Index investing: 'Just set it and forget it'
May 18, 2008
Ellen Roseman

Financial investing is "like a foreign language to me," writes Carol (not her real name), who recently retired and sold her house. "I most definitely want to take charge of my investments, but do not know where to begin."

In our latest Money 911 series, launched on April 6, we've been looking at how ordinary investors can manage some or all of their money on their own. But first, I want to address the concerns of readers such as Carol, who fear they will never learn about investing and never earn more than the low returns on guaranteed investments. "I find it most distressing to have $200,000 plus sitting in GICs, especially with the interest rates going down. And the stock market scares me," she says. "I hope to live another 20 years and want (and need) some growth and income."

Carol, if you hope to double your money in 20 years or less, you have to take a bit more risk. Canada's largest bank currently pays 2.8 per cent on a five-year GIC. That's a pretty dismal return. But if you buy RBC's common shares, you earn a dividend yield of 3.9 per cent. You're ahead already even without the tax breaks you get on dividends that you don't get on GICs.

Next Sunday, we'll start a discussion of dividend investing, looking at banks, utilities, pipelines and other high-yield stocks. We'll also discuss the pros and cons of earning dividend income buying company shares, dividend mutual funds and dividend ETFs.

But today, we'll wrap up our discussion of index funds and exchange-traded funds with a list of the best self-help resources around. Index funds are suitable for those who have little money to invest and want to buy small amounts on a regular basis. You can find links to low-cost index funds at This website is run by Bylo Selhi, a champion of "smart mutual fund investing for independent Canadian investors," who believes in keeping things simple (and in always using a pseudonym).

Exchange-traded funds are better for investors who work through full-service or discount brokers. You pay commissions on both purchase and sale, plus you don't get the dividends reinvested automatically, as with mutual funds.

John Bogle, the founder of the Vanguard Group of index funds in the United States, is now retired, but still writing about his favourite strategy. I'd recommend Bogle's The Little Book of Common Sense Investing, published by Wiley and a quick read at just over 200 pages. You can also try The Bogleheads' Guide to Investing (Wiley) by Taylor Larimore, Mel Lindauer and Michael LeBoeuf, who run the Bogleheads investment forum,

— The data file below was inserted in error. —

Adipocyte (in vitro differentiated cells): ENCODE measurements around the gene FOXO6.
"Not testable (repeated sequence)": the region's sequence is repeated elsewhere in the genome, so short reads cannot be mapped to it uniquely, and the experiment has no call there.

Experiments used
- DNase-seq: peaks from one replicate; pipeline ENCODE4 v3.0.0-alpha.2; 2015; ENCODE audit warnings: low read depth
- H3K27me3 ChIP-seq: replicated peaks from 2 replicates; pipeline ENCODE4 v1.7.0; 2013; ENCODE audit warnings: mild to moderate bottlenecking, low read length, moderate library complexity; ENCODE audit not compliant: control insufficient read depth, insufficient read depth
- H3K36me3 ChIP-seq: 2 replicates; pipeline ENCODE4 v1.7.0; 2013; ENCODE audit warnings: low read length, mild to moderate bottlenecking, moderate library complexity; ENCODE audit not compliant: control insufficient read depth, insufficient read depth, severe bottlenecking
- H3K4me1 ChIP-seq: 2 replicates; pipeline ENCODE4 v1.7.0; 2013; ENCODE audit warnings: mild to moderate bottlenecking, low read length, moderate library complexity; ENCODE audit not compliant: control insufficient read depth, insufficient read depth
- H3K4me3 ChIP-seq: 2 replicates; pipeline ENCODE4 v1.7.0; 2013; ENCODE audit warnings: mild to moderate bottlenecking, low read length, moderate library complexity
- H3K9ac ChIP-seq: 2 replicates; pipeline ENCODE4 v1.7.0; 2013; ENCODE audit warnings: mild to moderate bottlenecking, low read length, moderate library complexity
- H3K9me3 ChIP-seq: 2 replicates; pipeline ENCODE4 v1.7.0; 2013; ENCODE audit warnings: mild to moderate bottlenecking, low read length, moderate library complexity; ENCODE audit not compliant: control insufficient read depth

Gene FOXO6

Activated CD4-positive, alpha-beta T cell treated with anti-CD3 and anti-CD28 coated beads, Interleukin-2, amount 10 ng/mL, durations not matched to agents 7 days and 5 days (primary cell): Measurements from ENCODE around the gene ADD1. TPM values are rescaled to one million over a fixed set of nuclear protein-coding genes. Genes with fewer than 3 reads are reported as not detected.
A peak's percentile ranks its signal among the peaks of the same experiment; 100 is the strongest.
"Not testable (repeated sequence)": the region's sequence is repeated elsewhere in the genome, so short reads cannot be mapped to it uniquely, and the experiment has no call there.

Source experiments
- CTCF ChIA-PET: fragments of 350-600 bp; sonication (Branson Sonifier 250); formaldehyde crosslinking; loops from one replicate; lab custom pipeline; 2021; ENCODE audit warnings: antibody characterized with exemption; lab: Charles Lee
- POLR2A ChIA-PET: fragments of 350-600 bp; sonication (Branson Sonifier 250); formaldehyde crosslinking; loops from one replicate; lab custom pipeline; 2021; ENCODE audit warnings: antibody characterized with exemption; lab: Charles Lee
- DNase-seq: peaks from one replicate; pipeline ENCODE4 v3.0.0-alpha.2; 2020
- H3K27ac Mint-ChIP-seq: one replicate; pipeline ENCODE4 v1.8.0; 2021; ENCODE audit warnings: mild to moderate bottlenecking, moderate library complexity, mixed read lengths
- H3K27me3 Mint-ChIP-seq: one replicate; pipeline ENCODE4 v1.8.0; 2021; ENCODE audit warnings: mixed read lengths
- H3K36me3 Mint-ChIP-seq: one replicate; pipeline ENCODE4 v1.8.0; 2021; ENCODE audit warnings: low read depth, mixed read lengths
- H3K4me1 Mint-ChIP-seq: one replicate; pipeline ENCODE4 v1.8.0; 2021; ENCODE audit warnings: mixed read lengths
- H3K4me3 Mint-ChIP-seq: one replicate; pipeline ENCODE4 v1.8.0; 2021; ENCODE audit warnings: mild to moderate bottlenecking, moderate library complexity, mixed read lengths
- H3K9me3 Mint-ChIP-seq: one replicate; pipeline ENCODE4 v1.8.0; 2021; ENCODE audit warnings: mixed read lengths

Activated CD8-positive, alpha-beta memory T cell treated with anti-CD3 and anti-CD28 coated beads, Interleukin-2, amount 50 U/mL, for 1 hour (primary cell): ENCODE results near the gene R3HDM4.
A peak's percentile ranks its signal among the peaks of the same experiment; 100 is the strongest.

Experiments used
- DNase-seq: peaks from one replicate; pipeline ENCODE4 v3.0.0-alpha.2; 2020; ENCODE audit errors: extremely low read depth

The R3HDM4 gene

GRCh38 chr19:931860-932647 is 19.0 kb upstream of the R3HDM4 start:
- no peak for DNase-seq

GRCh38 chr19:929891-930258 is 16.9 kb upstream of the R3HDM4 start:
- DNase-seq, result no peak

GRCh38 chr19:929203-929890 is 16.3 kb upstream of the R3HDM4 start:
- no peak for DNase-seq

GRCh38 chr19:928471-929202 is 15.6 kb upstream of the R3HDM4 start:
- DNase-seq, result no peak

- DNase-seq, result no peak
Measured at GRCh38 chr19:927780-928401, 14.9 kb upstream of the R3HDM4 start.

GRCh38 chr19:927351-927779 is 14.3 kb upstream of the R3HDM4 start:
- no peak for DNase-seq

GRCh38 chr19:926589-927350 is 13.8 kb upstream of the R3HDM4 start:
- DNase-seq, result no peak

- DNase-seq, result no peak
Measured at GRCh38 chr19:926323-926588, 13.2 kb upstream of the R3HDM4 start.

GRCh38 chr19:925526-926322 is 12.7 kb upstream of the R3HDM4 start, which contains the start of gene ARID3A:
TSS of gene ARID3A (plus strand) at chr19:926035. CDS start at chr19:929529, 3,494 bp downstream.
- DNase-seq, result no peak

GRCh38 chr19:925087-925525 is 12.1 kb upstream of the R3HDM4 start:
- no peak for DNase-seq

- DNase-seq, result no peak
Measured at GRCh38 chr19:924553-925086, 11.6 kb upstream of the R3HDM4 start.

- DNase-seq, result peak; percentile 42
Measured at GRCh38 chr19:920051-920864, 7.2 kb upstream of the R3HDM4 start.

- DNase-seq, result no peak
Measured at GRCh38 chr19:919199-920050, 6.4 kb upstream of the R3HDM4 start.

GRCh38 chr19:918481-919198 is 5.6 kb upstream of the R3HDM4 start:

Vanguard never came to Canada, so its mutual funds are not sold here. But Canadians can buy the Vanguard ETFs, which trade on U.S. stock exchanges and are available through any Canadian brokerage or investment dealer. For information, go to To find out more about ETFs in general, you can find links at There's an ETF centre at, with articles and filtering tools. A book specifically for Canadians is The New Investment Frontier III (Insomniac Press) by Howard Atkinson and Donna Green. Atkinson can be seen on business TV, pushing his new line of leveraged Horizon BetaPro ETFs.

Finally, you'll find a wealth of information about index investing and investing in general at a U.S. website, Index investing makes sense for people who don't find finance fascinating, says Moneychimp. It's the perfect "set it and forget it" strategy, giving satisfactory results and requiring very little attention, so you can get on with your life.

Ellen Roseman's column appears Wednesday, Saturday and Sunday. You can reach her by writing Business c/o Toronto Star, 1 Yonge St., Toronto M5E 1E6; by phone at 416-945-8687; by fax at 416-865-3630; or at by email.